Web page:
Arabic Cursive Writing (1)

In the previous lesson, you learn why a word in Arabic that is composed of the same letters can have multiple different meanings. The word سلم is composed of س, then ل, and finally م. Their shape in isolation is slightly different from their shape in a word. In this lesson, we will learn how to put Arabic letters together to form words.

Arabic Writing StrokesUnlike Romance languages, such as English and French, Arabic is a right-to-left language; that is, we write it from right to left. In the table above, you can see that the strokes go from right to left. For example, if we take the first word on the right, you can see that ك and ت and ب are connected by a horizontal line between them. When we add this line before or after the letter, the letter shape changes to suit this horizontal line.

When we add a line (ــ) after ك, its shape changes to كـ. Similarly, when we add ت after this line, its shape changes to ـت. Furthermore, as we add another line after it so that it can easily join with the subsequent letter, its shape changes to ـتـ. Finally, the shape of the last letter changes to ـب to easily join to the line that follows the ت, hence كتب is created. Therefore, it is the horizontal line before/after the letters that causes the changes in letter shapes. It makes them join easily to form words.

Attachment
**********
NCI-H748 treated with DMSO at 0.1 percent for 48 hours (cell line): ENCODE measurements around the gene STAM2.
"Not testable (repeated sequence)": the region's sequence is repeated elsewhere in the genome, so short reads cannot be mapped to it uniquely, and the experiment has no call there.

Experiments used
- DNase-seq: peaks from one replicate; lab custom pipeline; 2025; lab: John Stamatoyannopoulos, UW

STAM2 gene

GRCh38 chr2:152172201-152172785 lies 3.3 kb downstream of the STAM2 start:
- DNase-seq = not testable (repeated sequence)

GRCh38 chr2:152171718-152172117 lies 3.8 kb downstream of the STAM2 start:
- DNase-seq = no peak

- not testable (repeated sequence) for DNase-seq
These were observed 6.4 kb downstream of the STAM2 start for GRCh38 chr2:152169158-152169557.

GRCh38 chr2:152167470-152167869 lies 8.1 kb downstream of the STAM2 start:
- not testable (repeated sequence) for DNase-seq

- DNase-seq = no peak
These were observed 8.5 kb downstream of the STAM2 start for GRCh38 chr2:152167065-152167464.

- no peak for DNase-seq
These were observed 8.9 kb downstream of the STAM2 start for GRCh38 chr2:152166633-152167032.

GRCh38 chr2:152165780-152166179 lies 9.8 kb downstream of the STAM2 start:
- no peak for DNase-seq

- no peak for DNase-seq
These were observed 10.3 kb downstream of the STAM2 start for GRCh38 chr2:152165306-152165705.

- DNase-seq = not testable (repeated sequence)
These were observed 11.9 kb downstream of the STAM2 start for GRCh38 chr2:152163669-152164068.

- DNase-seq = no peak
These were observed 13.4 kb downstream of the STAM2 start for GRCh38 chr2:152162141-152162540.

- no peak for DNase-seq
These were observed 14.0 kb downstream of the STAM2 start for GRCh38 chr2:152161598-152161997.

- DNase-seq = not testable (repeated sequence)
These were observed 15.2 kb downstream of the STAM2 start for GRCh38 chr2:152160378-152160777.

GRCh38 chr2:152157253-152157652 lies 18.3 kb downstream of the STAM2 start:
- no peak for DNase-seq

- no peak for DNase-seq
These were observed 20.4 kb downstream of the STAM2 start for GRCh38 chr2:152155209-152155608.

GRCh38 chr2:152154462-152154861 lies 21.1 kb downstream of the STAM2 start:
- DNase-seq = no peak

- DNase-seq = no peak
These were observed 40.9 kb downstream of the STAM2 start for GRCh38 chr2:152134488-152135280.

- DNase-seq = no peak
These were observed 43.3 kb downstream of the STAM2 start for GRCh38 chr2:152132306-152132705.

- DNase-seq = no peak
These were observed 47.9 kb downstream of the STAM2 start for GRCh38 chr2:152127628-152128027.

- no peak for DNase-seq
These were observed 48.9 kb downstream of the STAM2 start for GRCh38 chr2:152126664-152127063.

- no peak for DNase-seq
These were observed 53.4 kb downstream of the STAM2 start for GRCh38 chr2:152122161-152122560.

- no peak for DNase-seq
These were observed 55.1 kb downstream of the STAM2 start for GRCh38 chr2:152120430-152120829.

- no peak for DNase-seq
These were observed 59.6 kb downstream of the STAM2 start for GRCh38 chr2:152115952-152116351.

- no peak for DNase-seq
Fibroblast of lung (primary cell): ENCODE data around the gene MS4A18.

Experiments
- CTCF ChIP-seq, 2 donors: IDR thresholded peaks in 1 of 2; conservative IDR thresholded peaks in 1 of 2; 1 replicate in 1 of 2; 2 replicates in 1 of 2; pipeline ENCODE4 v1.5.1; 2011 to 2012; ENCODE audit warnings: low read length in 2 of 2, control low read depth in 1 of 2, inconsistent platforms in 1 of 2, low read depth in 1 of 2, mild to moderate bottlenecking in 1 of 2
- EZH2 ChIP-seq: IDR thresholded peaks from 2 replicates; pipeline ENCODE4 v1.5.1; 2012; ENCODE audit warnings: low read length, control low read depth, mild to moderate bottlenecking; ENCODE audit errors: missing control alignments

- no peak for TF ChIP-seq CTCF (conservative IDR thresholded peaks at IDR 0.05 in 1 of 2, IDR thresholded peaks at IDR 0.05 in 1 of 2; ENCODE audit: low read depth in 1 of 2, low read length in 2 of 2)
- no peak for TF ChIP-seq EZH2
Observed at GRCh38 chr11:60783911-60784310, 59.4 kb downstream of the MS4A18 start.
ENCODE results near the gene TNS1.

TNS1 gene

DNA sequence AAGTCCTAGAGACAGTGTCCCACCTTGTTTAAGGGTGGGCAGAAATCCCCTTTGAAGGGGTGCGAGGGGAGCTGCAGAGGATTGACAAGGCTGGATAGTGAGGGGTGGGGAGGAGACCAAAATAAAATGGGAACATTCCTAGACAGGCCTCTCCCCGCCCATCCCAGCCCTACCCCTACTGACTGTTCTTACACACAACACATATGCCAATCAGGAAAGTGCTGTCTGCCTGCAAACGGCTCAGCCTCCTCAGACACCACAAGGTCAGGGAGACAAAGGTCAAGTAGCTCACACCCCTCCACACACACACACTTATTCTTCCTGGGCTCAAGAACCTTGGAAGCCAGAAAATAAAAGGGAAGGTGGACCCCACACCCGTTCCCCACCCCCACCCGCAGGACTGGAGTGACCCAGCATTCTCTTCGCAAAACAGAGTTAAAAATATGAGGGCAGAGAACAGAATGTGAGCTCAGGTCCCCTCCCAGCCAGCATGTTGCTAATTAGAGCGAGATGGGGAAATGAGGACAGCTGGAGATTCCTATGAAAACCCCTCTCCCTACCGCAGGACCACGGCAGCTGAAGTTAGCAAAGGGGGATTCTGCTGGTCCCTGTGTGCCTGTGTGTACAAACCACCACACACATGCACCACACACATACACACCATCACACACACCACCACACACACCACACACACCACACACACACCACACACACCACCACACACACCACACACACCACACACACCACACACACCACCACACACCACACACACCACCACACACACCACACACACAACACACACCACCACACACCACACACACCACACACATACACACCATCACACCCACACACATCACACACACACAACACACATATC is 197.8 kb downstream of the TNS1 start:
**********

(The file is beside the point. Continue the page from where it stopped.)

Looking at the right-to-left stroke drawing in the table above, you can see that before and/or after each letter in black there is a short dash-like connecting line in orange. These short lines are clearly visible in the decomposed words. These short lines merge into a single line to successively connect the letters together to form whole words. In handwriting, we first connect the letters. Then we add dots above/below the letters. Finally, we add the diacritical marks.

To reiterate, as you put pen to paper with the first letter, remember that it (except the semi-joining ones) will be followed by a short joining line, so its shape must change in order to join properly with this line. This short line will, in turn, join with another letter so this letter must change shape to easily join with the preceding letter. To join this second letter with another after it, a short line must be added after it. This line will further change the shape of this letter and cause the shape of the third letter to change. This process is repeated until a whole word is duly written. Once it is completely written, add the dots as needed, and finally assign the diacritics. Et voila, you are now able to write a word easily. Remember, practice makes perfect.


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